Read more than 10,000 Afghans sent by Iran to Syria reported killed and injured

By Ahmad Majidyar | Fellow and Director of IranObserved Project - The Middle East Institute | Jan 8, 2018
Read more than 10,000 Afghans sent by Iran to Syria reported killed and injured

An official of the Fatemiyoun Division has that at least 2,000 Afghan Shiites have been killed and 8,000 more injured in the Syrian conflict – more than twice the number previously reported. The Fatemiyoun Division is a predominantly Afghan militia unit that has been fighting under the leadership of Iran’s elite Quds Force in Syria to prop up the embattled regime of Bashar al-Assad. Last week, the Iranian media quoted Zahir Mujahid, the director of cultural affairs of the Afghan unit, as saying that the Afghan combatants have rendered enormous “sacrifices” but the Iranian government has not paid sufficient attention to their needs. In an earlier interview with IRGC-affiliated Tasnim News Agency, Zahir had said that the Afghan fighters also face discrimination inside Iran. He said the militiamen also face criticism in Afghanistan about their involvement in a foreign conflict. Iran’s Martyrs Foundation said last year that it only provides assistance to about 200 family members of Fatemiyoun fighters killed in Syria.

Comment: Over the past six years, Iran’s Islamic Revolution Guards Corps (IRGC) has recruited, indoctrinated, trained and deployed thousands of Afghan Shiites to fight under its command against Sunni rebel groups across Syria. The Fatemiyoun Division has about 20,000 active fighters according to accounts provided by Iranian officials.

Iranian officials had previously provided far smaller number of Afghan casualties in Syria. This may partly be because the Iranian government wants to downplay the involvement of Iranian fighters and its foreign militia forces in Syria. Any survey of Iranian open sources may also not provide an accurate number of the casualties because Fatemiyoun fighters are used as cannon fodders in the most dangerous conflict regions and their bodies are not always recovered and returned to Iran.

The Fatemiyoun was by leaders of two Afghan Shiite militant groups: Sepah-e Muhammad (Muhammad Army), an Iran-backed group that operated against the Taliban in Afghanistan in the 1990s, and the Abuzar Brigade, which fought alongside Iranian military forces against Iraq in the 1980s. According to Iranian military , more than 2,000 Afghans perished during the Iran-Iraq war in the 1980s. The founder of Fatemiyoun, Alireza Tavasoli, was a veteran of the Iran-Iraq war and was a close confidante of Suleimani; when Tavasoli was killed in Syria, Soleimani his family to pay tribute.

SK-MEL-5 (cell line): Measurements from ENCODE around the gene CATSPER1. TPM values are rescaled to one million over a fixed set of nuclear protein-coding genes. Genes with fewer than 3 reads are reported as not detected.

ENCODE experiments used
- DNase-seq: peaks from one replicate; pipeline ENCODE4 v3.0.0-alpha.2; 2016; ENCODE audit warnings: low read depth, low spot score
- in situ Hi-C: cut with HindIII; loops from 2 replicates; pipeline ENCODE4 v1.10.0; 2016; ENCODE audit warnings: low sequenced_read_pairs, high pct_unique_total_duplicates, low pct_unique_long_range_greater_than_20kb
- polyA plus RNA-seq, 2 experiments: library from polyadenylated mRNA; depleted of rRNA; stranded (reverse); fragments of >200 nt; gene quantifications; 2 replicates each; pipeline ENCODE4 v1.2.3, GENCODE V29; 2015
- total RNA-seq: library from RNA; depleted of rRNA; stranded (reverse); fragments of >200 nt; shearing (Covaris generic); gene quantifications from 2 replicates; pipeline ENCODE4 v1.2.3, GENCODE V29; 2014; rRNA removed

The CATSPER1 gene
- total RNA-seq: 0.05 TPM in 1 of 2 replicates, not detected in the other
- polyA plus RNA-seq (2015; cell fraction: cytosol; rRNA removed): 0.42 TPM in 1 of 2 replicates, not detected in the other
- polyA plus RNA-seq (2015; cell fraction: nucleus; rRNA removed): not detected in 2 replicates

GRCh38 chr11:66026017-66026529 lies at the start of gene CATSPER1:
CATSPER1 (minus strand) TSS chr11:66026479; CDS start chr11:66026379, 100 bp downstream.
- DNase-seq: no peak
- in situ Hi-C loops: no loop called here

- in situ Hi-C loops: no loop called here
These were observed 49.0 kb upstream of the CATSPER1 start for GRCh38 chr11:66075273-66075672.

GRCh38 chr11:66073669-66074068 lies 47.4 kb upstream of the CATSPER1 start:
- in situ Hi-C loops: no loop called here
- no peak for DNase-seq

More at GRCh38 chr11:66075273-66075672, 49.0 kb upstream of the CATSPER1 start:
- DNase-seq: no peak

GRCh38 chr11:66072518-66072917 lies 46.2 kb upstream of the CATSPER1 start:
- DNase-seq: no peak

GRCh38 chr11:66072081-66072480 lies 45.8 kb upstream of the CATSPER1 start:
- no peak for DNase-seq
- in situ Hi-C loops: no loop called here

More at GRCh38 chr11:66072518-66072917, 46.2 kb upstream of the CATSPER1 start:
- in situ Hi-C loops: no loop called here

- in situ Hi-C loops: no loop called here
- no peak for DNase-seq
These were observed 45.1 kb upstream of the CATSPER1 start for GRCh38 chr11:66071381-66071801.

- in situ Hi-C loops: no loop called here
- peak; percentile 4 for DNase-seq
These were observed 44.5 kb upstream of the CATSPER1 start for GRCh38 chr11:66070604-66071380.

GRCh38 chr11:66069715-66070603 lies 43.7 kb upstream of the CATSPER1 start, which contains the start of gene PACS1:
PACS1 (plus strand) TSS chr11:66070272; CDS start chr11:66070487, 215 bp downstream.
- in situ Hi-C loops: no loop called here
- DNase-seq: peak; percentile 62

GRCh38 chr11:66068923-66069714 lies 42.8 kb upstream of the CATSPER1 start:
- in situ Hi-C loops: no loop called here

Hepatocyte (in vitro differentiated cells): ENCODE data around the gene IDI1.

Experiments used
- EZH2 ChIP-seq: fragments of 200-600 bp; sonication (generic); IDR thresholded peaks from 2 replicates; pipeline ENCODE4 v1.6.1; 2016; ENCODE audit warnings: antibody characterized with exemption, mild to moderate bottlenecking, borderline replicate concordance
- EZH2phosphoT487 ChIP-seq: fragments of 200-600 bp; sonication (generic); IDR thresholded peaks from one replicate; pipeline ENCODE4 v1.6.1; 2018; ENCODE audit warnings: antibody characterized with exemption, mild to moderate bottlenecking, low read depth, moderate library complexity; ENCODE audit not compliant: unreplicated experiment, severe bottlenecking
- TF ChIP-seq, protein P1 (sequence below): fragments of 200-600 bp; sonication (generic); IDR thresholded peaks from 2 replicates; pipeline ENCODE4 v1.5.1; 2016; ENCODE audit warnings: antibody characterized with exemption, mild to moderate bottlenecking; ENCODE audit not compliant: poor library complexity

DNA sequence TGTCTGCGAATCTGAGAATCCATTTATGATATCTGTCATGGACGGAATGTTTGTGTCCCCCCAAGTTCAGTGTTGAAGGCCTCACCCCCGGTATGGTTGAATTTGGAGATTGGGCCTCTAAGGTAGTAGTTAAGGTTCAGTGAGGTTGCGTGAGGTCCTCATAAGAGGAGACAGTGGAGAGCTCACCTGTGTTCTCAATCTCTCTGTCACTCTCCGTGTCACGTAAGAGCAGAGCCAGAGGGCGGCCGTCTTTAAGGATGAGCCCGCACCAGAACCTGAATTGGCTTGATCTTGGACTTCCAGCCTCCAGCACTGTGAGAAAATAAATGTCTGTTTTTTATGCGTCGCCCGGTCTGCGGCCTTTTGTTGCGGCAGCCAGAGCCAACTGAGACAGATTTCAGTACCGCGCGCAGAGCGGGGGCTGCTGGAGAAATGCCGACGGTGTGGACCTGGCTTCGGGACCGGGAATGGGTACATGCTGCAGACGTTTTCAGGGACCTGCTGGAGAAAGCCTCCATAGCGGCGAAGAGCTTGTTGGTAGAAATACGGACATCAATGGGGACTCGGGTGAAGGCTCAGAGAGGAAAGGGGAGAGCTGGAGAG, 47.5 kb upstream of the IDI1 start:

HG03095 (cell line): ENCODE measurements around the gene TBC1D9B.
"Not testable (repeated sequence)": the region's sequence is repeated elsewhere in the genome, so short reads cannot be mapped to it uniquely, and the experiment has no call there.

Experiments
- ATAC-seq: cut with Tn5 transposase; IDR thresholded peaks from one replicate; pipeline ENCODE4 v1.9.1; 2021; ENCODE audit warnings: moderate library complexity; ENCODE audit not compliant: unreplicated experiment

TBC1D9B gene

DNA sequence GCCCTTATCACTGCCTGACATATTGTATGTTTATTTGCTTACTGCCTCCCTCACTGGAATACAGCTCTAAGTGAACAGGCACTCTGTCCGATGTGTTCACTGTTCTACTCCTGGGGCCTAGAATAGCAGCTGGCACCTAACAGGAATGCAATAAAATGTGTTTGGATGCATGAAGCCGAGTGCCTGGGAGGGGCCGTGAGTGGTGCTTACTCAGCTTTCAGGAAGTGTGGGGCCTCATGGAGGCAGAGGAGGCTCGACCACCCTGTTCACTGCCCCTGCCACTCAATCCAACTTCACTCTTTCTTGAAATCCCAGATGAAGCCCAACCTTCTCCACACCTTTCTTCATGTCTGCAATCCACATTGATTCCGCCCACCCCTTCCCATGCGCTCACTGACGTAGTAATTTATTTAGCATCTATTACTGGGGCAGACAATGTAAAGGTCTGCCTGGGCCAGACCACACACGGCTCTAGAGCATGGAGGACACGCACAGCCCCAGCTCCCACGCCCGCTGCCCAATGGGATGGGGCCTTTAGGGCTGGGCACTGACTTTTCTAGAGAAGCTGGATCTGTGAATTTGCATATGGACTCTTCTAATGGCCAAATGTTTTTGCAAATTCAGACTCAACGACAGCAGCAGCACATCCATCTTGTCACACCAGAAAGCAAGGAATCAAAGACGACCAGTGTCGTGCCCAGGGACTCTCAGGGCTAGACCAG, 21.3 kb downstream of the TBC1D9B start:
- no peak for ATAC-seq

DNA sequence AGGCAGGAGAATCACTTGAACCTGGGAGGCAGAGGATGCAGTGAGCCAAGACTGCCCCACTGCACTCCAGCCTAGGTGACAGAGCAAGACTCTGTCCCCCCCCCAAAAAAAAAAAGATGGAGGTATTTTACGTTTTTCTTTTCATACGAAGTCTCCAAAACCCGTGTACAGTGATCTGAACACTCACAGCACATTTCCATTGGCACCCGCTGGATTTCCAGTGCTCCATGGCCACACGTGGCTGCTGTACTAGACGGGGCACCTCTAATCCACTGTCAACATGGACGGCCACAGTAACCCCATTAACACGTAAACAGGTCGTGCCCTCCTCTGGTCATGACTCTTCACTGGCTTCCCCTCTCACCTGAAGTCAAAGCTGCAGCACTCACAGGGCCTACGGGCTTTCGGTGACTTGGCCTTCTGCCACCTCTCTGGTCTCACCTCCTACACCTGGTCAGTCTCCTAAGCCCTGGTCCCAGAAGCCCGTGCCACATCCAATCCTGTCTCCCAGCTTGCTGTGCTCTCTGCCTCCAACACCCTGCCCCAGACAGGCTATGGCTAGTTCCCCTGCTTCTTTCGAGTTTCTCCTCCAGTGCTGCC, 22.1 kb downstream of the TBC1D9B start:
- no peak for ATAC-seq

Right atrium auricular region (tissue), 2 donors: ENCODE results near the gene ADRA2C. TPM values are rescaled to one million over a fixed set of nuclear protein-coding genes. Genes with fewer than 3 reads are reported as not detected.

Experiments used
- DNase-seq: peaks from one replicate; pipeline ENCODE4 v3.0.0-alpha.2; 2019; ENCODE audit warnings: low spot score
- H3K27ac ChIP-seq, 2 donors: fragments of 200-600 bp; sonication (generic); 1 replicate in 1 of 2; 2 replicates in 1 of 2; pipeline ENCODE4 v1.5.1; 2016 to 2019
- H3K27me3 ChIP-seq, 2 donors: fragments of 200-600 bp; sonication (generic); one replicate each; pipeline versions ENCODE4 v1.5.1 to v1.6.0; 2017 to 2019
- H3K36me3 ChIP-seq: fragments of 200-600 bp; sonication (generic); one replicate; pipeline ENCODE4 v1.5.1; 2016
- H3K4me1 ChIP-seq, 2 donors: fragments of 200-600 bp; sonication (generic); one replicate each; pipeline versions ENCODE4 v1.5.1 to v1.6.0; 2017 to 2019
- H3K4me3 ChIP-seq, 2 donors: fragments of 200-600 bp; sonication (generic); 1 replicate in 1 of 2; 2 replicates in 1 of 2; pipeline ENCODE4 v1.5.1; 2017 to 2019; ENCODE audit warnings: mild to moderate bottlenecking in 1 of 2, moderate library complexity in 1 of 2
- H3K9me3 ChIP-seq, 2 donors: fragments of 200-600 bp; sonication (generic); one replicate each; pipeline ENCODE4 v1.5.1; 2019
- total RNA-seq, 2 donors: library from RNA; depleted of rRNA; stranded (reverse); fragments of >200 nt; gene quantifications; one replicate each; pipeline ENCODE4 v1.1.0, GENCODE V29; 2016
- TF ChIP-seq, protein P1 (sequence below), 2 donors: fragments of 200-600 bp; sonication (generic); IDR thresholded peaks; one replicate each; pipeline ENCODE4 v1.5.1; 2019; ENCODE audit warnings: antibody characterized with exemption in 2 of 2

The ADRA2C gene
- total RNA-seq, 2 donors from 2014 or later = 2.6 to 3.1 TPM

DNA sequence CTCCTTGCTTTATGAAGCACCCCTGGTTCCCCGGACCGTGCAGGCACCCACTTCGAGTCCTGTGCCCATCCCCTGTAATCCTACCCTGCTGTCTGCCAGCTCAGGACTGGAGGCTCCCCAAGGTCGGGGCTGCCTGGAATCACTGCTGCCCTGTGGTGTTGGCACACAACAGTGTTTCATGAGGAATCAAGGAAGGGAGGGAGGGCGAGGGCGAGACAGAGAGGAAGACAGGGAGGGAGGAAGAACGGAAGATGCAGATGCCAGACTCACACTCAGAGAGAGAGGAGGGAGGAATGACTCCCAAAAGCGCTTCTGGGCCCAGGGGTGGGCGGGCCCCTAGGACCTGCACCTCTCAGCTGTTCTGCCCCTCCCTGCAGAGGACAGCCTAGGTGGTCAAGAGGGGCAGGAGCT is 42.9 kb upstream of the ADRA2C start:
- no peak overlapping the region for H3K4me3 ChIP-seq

Interviews with Fatemiyoun militants with the demonstrate that the I.R.G.C. recruits destitute and undocumented Afghan refugees by offering them permanent residency, financial aid, and other incentives for their families. Others they joined Iran’s war in Syria to escape prison sentences. Of some 2.5 million Afghans living in Iran, a third are registered as refugees while the remainder are mostly illegal economic migrants.

However, not all Afghan Shiites fight in Syria for money or legal status. Many also go to Syria for ideological, religious and political reasons.

While the conflict in Syria is winding down, recent statements by Fatemiyoun and IRGC leaders indicate that Iran will not disband the Fatemiyoun after the Syrian war is over and will instead use the militia force to fight Iran’s asymmetrical wars in other battlefield. On March 1, the deputy commander of the Quds Force, Ismail Ghaani, Fatemiyoun fighters “do not recognize borders to defend Islamic values” and to “foil the plot of the Global Arrogance [U.S.] and bloodthirsty Zionism [Israel].” He also stressed that Fatemiyoun’s mission is not confined to Syria. Afghan officials allege that Iran has dispatched a number of Fatemiyoun to fight in Yemen and express the worry that the I.R.G.C. may also use Afghan Shiite fighters for proxy wars in Afghanistan once the Syrian conflict is over.

In recent years, Fatemiyoun fighters have also established close operational links with the Lebanese Hezbollah and Iraqi Shiite militia groups such as Harakat al-Nujaba.

In a by the group released in November, Fatemiyoun commanders and fighters congratulated Iran’s Supreme Leader Ali Khamenei and Iranian Quds Force Commander Major General Qassem Soleimani on the fall of the Islamic State in Syria and Iraq, and emphasized that they will continue to fight alongside the “axis of resistance” to annihilate Israel.

The Afghan militia group also sent a veiled threat to the United States. “We believe that although the existence of murderous Daesh [ISIS] in Iraq and Syria has come to an end, but Daesh’s masters in Tel Aviv and Washington will not remain idle and will continue to inflame violence, hatred and tragedy in the broader Islamic community, among both Shiites and Sunnis,” the statement added. “Here, we declare that after completely cleansing the Syrian territory from Takfiri terrorists and establishing full security Hazrat Zainab shrine and Sayyidah Ruqayya Mosque, we are ready to help the oppressed anywhere in the world under the leadership of beloved Imam Khamenei.”

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